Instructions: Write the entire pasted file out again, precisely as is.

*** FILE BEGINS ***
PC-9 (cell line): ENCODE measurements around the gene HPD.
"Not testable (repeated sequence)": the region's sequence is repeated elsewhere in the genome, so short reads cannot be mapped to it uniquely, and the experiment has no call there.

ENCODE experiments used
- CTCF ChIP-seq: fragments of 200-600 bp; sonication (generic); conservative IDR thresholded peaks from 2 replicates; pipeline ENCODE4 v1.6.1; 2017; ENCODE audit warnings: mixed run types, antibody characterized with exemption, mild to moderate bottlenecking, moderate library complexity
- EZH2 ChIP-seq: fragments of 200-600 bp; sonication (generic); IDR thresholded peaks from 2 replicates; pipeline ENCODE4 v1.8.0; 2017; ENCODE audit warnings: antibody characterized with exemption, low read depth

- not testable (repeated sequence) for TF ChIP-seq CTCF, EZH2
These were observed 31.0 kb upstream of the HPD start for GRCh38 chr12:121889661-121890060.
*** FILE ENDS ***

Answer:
PC-9 (cell line): ENCODE measurements around the gene HPD.
"Not testable (repeated sequence)": the region's sequence is repeated elsewhere in the genome, so short reads cannot be mapped to it uniquely, and the experiment has no call there.

ENCODE experiments used
- CTCF ChIP-seq: fragments of 200-600 bp; sonication (generic); conservative IDR thresholded peaks from 2 replicates; pipeline ENCODE4 v1.6.1; 2017; ENCODE audit warnings: mixed run types, antibody characterized with exemption, mild to moderate bottlenecking, moderate library complexity
- EZH2 ChIP-seq: fragments of 200-600 bp; sonication (generic); IDR thresholded peaks from 2 replicates; pipeline ENCODE4 v1.8.0; 2017; ENCODE audit warnings: antibody characterized with exemption, low read depth

- not testable (repeated sequence) for TF ChIP-seq CTCF, EZH2
These were observed 31.0 kb upstream of the HPD start for GRCh38 chr12:121889661-121890060.